Open/Closed Universe

Twink (
Tue, 25 Nov 1997 19:31:43 -0500 (EST)

>At 17:18:46 Tue, 25 Nov 1997 +1100 (EST) Bradley Graham Weslake
<> wrote:
>>>>There are a multitude of other observed phenomena which align
>>>>well with the theory of a closed universe, as well as theoretical
>>>>reasons for believing that such a case is probable.
>>> Doesn't this contradict your initial statement?
>>No it does not. In the first instance I said that *observations* tend at
>>this stage to support an open universe. In the second instance I said
>>that there are many *theoretical* reasons for believing a closed
>>universe is probable.

Don't want to nitpick too much, but your statement was "There are a
multitude of other observed phenomena which align[sic] well with the
theory of a closed universe, as well as theoretical reasons for believing
that such a case is probable." (The statement this contradicts is your
qualified admission that "...I agree that current observations tend to
suggest an open universe...") The first part of that sentence seems
to me to translate into there being _evidence_ for a closed universe.
What is this evidence? And why would there be good theoretical
reasons if somewhere the theory did not match up with some facts?

It appears the universe is open, but I'm interested in why, if it does,
do some still maintain otherwise. What reasons do they have? And
are these reasons valid and tractable? In the interim, we might do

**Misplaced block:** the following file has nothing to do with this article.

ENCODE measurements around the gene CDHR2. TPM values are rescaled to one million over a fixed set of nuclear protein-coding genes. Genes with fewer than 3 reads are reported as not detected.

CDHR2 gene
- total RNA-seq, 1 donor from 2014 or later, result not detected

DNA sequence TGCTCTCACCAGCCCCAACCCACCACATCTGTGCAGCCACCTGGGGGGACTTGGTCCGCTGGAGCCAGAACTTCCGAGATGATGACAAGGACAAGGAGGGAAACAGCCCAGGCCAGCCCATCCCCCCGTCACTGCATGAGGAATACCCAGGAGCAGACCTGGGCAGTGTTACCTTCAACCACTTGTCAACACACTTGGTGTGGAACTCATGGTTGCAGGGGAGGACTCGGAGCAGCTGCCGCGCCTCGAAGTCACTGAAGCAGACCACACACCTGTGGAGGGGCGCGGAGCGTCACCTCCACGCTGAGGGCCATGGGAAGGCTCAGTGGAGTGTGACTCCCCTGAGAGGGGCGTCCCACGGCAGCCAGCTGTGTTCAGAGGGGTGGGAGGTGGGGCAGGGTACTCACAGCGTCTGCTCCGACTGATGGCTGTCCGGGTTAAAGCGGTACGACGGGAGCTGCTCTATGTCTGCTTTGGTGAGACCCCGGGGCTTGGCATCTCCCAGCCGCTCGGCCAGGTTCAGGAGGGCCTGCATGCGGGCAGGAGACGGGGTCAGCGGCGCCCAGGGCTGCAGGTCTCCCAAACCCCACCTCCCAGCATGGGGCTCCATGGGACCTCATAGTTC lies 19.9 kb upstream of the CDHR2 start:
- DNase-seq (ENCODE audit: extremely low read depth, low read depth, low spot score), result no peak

well to discuss/try to understand the idea of an open, globally
hyperbolic universe -- rather than be shackled to the current
Standard model, which might become obsolete.

One, but by no means the only, model of an open universe is that
of David Layzer. But even if his model is found to be faulty, any
good theory of cosmology should be able to account for the fact
that the universe has a lot less mass than would needed to close
it -- given current observations.

Please do not take the above to mean that I think science is
ruthlessly empirically driven. It is not -- at least, not in the
fashion pure empiricists would have us believe. Instead, I
think it rest not on accumulating evidence, but on
explaining/integrating wider fields of evidence. (This is
why, to try to add something to the quantum physics
debate, classical mechanics has been superseded. Post-
classical theories (QM, QFT, QED, QCD, ST, GT, etc.) are
able to explain more with less: more facts with less ad hoc

An aside: What are the probabilities and how are they
measured in this area?


Daniel Ust